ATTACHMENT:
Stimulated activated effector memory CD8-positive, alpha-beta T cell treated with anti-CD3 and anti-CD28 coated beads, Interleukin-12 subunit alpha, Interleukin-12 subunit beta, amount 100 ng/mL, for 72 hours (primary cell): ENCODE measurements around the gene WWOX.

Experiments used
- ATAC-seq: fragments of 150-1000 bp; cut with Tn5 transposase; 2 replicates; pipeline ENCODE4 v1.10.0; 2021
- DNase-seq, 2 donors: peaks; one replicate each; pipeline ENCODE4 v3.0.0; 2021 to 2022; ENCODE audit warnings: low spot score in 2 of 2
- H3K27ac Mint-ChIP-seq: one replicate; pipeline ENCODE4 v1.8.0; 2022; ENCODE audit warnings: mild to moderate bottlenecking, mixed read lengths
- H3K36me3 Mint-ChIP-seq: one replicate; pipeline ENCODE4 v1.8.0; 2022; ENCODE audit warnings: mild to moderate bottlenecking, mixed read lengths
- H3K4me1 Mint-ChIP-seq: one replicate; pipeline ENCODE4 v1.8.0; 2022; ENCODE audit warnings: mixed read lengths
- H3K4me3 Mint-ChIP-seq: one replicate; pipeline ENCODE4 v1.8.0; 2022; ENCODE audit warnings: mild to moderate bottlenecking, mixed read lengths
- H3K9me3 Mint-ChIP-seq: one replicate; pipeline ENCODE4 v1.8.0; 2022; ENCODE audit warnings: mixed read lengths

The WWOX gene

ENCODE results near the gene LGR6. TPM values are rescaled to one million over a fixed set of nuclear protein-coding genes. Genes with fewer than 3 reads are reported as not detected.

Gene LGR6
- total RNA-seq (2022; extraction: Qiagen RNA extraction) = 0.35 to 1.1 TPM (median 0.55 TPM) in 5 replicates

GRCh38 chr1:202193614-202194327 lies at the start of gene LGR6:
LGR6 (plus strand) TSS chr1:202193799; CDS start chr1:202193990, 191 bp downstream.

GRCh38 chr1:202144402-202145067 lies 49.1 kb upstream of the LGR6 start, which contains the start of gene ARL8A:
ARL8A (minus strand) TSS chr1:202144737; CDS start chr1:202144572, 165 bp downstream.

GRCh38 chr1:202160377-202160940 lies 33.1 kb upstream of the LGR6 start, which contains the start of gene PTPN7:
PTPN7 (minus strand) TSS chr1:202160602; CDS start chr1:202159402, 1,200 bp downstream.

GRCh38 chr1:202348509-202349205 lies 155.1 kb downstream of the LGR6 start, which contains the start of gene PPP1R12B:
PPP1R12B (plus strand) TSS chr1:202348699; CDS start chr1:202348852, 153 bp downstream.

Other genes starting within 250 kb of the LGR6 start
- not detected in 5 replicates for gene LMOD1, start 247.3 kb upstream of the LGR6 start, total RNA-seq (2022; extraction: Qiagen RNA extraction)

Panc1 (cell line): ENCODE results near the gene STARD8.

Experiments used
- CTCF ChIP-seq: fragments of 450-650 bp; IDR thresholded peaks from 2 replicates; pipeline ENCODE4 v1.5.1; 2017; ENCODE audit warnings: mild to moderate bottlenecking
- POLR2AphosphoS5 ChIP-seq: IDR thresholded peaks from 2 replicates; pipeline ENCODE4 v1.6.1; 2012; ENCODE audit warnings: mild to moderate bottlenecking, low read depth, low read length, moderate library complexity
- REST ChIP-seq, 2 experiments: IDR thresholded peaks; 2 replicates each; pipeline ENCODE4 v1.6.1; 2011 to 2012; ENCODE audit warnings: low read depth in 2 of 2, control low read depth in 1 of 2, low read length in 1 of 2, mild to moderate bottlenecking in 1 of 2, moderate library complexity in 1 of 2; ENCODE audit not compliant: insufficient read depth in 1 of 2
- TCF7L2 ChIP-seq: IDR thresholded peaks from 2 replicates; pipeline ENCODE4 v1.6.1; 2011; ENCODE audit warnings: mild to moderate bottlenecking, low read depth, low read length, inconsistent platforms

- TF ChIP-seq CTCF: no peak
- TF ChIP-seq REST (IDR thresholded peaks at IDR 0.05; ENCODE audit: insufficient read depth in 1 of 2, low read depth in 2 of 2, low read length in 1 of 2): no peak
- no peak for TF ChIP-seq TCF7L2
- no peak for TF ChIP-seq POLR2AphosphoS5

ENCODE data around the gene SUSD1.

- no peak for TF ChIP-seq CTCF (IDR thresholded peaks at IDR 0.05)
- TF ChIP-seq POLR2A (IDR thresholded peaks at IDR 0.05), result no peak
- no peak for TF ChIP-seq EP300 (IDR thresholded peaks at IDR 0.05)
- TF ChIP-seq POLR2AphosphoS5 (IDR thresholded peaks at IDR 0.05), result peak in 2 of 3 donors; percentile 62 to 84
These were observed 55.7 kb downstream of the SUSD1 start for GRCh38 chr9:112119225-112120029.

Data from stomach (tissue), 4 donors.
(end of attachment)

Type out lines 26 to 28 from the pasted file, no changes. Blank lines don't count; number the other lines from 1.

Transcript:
- CTCF ChIP-seq: fragments of 450-650 bp; IDR thresholded peaks from 2 replicates; pipeline ENCODE4 v1.5.1; 2017; ENCODE audit warnings: mild to moderate bottlenecking
- POLR2AphosphoS5 ChIP-seq: IDR thresholded peaks from 2 replicates; pipeline ENCODE4 v1.6.1; 2012; ENCODE audit warnings: mild to moderate bottlenecking, low read depth, low read length, moderate library complexity
- REST ChIP-seq, 2 experiments: IDR thresholded peaks; 2 replicates each; pipeline ENCODE4 v1.6.1; 2011 to 2012; ENCODE audit warnings: low read depth in 2 of 2, control low read depth in 1 of 2, low read length in 1 of 2, mild to moderate bottlenecking in 1 of 2, moderate library complexity in 1 of 2; ENCODE audit not compliant: insufficient read depth in 1 of 2